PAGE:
What interpretations did the researchers draw from these results?

The researchers concluded that because invasive breast cancers were more common in the frequent screening group than in the control group, it suggests that “some breast cancers detected by repeat mammographic screening would not persist to be detectable by a single mammogram at the end of six years”. They suggest that “this raises the possibility that the natural course of some screen-detected invasive breast cancers is to spontaneously regress”.

What does the NHS Knowledge Service make of this study?

As the authors report, there is little knowledge about what would happen if breast cancers were left alone, as most cases that are detected are treated. This large study provides indirect evidence that some invasive cancers may regress over time. There are some possible alternative explanations of the findings that the authors consider and mostly reject:

  • Because the two groups came from different periods(before and after frequent screening was introduced)there may be differences between these periods that account for the differences seen. For example, if there was an improvement in how invasive breast cancer was recorded in the cancer registry, this might lead to an apparent increase in the rates over time. However, the authors say that the records of breast cancer in women below screening age (younger than 50) appear to be relatively stable over this period, which suggests that recording did not change.
  • The two groups of women may not have had comparable risk factors for cancer. The authors again suggest that this is unlikely, as the women were similar in a number of ways that affect breast cancer risk (such as childbearing factors). Additionally, although it was from different times in their lives, some women had data that could be used for both the control and frequent screening groups. This should tend to increase similarity between the two groups.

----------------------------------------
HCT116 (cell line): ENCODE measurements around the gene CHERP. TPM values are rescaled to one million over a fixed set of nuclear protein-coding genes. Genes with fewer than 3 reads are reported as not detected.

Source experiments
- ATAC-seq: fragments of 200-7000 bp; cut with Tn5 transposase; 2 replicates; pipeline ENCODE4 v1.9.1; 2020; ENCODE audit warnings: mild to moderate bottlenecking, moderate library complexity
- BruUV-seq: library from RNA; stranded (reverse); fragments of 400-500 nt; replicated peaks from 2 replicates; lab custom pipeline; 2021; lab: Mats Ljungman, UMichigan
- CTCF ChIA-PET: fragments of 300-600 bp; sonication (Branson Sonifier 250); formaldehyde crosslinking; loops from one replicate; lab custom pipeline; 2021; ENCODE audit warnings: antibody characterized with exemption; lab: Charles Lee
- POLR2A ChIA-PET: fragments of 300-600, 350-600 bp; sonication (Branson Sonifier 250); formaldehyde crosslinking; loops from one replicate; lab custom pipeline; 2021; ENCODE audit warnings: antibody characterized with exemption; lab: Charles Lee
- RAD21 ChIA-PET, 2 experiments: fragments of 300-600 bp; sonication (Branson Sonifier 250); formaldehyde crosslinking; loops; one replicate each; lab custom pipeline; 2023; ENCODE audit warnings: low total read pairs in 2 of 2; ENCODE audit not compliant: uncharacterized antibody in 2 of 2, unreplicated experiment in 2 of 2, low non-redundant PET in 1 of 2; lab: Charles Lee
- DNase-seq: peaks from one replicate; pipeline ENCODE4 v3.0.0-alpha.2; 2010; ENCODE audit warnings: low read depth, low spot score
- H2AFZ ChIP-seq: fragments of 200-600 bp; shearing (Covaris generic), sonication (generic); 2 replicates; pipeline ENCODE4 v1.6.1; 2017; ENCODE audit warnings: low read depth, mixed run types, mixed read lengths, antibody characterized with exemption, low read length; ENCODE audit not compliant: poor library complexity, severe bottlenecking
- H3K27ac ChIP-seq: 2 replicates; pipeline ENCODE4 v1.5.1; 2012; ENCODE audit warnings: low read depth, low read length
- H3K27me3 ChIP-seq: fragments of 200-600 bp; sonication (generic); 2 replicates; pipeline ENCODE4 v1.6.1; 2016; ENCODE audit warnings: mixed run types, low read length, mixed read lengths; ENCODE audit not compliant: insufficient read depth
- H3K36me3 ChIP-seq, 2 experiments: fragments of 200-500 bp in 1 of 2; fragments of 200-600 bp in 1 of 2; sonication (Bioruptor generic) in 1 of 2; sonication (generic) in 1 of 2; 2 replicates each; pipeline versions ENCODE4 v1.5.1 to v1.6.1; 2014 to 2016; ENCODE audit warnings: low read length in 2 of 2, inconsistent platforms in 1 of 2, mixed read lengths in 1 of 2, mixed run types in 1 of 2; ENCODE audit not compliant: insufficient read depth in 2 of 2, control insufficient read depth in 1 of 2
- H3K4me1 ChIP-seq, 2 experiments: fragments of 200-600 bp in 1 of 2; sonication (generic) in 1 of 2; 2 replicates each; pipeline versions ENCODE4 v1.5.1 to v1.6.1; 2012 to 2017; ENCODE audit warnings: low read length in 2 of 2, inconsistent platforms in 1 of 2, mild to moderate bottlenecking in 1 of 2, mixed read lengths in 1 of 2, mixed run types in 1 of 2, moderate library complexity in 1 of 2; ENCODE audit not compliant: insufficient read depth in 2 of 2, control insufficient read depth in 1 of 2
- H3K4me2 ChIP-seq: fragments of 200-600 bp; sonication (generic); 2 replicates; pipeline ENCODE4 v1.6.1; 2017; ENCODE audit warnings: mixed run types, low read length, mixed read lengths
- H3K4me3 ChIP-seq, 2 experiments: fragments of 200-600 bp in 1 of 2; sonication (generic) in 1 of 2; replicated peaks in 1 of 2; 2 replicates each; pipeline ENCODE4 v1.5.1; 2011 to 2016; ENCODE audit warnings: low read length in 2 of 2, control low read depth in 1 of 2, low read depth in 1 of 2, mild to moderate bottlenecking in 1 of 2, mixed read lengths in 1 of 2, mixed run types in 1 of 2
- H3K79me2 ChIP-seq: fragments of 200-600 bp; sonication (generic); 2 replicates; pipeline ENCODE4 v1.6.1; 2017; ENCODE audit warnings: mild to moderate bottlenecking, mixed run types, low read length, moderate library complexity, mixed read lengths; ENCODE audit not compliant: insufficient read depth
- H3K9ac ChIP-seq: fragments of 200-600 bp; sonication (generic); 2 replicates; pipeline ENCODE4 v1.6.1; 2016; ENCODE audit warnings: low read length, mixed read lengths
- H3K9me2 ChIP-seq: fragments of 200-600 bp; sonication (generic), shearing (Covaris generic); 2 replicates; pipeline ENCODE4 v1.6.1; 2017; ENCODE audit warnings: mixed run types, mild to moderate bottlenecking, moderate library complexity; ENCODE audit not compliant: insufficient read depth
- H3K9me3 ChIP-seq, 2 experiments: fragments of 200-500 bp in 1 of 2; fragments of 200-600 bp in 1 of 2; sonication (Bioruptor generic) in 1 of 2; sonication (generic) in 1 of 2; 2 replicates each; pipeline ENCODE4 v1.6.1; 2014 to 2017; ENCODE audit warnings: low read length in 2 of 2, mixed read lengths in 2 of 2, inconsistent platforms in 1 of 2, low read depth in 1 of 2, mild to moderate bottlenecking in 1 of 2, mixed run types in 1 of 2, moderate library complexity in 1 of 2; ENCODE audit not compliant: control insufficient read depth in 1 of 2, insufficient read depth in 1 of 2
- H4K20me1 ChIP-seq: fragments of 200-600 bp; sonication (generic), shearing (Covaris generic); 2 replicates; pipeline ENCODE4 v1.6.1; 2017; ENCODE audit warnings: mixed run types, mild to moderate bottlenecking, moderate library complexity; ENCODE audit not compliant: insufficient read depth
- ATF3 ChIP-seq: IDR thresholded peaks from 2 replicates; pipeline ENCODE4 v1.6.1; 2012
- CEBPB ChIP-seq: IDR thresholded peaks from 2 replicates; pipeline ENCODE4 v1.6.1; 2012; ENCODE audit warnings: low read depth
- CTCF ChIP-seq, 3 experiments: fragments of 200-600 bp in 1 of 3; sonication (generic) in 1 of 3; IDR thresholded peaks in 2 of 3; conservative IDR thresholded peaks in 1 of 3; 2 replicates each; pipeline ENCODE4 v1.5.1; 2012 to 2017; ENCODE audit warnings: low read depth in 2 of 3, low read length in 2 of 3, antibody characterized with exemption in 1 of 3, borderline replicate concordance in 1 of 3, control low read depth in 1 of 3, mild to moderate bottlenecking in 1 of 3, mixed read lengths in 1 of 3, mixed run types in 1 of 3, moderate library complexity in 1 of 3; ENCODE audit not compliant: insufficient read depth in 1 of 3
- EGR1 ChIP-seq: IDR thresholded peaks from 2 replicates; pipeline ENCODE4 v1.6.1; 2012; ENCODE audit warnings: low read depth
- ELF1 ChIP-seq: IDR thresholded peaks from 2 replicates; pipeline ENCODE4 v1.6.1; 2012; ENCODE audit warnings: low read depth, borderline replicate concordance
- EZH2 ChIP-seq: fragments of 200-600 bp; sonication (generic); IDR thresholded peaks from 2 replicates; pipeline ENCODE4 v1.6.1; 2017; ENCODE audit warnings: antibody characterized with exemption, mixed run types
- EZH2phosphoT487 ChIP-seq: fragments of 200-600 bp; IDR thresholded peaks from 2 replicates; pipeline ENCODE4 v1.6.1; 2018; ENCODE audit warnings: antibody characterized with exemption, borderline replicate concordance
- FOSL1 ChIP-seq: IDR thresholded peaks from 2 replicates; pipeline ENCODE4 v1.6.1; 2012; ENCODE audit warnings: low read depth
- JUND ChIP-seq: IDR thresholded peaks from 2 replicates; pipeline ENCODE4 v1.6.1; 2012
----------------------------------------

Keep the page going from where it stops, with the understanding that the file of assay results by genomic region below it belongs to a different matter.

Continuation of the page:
• Mammography may have become more sensitive over time. However, if this were the case, the sizes of the tumours detected should reduce over time, but they did not.
  • There may simply have been a natural fluctuation in the incidence of breast cancer over this period. However, the researchers say that before screening was introduced, rates of breast cancer only fluctuated by 1% a year at most. The percentage increase seen during the study (22% over six years) was much higher than this.
  • The authors also considered it unlikely that an increased use of hormone replacement therapy (HRT) could be responsible for the increases. Although HRT use did increase over the period, estimation of the effect of this on the overall rate of invasive breast cancer in the population was not as great as the actual increase seen.

The authors say their theory should be tested by analysing data from other screening programmes.

It is important to note that this study did not look at the effect of the screening programme on the number of deaths from breast cancer, therefore no conclusions can be made about whether screening programmes improve survival for women found to have breast cancer.

It is also important to note that these results are from a whole population screening programme, rather than from people specifically at high risk, such as those with familial forms of breast cancer. The relative benefits of screening will be higher in high-risk groups than in the general population.

This study does not conclusively prove that the tumours regressed or indicate which tumours will regress and which will not. For these reasons, women should continue to attend screening programmes and take advice about the likely prognosis of any tumour found, their treatment options, and the benefits and risks of these.

Analysis by Bazian

Edited by NHS Choices

Links to the headlines

Breast cancer screening study suggests some tumours may cure themselves. The Daily Telegraph, November 25 2008

Breast cancer can regress without treatment, says study. The Guardian, November 25 2008

Links to the science

Zahl P-H, Mæhlen J, Gilbert Welch H. The Natural History of Invasive Breast Cancers Detected by Screening Mammography. Arch Intern Med 2008; 168:2311-2316

Further reading